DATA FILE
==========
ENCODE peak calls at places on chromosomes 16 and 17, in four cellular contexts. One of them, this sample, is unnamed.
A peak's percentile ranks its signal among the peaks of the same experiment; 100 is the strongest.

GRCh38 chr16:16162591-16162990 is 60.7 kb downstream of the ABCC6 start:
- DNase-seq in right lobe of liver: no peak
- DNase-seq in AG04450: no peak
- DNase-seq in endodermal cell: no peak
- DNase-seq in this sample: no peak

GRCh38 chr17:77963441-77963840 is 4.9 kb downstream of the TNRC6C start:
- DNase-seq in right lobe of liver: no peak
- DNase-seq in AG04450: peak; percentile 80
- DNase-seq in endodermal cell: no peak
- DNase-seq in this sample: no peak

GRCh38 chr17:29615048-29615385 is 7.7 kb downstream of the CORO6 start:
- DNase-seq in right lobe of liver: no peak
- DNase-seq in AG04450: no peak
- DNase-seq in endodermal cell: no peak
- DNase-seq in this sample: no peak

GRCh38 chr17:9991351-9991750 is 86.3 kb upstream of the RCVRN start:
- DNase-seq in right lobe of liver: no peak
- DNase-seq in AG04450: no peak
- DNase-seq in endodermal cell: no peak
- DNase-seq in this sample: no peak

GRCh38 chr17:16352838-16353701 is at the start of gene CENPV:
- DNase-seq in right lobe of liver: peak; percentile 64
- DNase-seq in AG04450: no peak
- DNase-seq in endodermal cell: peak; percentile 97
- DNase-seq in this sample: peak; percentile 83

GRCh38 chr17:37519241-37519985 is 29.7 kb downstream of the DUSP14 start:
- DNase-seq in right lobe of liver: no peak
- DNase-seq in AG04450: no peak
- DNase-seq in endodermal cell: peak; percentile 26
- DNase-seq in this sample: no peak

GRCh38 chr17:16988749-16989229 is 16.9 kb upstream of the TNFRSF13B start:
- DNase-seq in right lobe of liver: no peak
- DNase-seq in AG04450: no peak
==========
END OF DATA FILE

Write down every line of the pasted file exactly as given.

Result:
ENCODE peak calls at places on chromosomes 16 and 17, in four cellular contexts. One of them, this sample, is unnamed.
A peak's percentile ranks its signal among the peaks of the same experiment; 100 is the strongest.

GRCh38 chr16:16162591-16162990 is 60.7 kb downstream of the ABCC6 start:
- DNase-seq in right lobe of liver: no peak
- DNase-seq in AG04450: no peak
- DNase-seq in endodermal cell: no peak
- DNase-seq in this sample: no peak

GRCh38 chr17:77963441-77963840 is 4.9 kb downstream of the TNRC6C start:
- DNase-seq in right lobe of liver: no peak
- DNase-seq in AG04450: peak; percentile 80
- DNase-seq in endodermal cell: no peak
- DNase-seq in this sample: no peak

GRCh38 chr17:29615048-29615385 is 7.7 kb downstream of the CORO6 start:
- DNase-seq in right lobe of liver: no peak
- DNase-seq in AG04450: no peak
- DNase-seq in endodermal cell: no peak
- DNase-seq in this sample: no peak

GRCh38 chr17:9991351-9991750 is 86.3 kb upstream of the RCVRN start:
- DNase-seq in right lobe of liver: no peak
- DNase-seq in AG04450: no peak
- DNase-seq in endodermal cell: no peak
- DNase-seq in this sample: no peak

GRCh38 chr17:16352838-16353701 is at the start of gene CENPV:
- DNase-seq in right lobe of liver: peak; percentile 64
- DNase-seq in AG04450: no peak
- DNase-seq in endodermal cell: peak; percentile 97
- DNase-seq in this sample: peak; percentile 83

GRCh38 chr17:37519241-37519985 is 29.7 kb downstream of the DUSP14 start:
- DNase-seq in right lobe of liver: no peak
- DNase-seq in AG04450: no peak
- DNase-seq in endodermal cell: peak; percentile 26
- DNase-seq in this sample: no peak

GRCh38 chr17:16988749-16989229 is 16.9 kb upstream of the TNFRSF13B start:
- DNase-seq in right lobe of liver: no peak
- DNase-seq in AG04450: no peak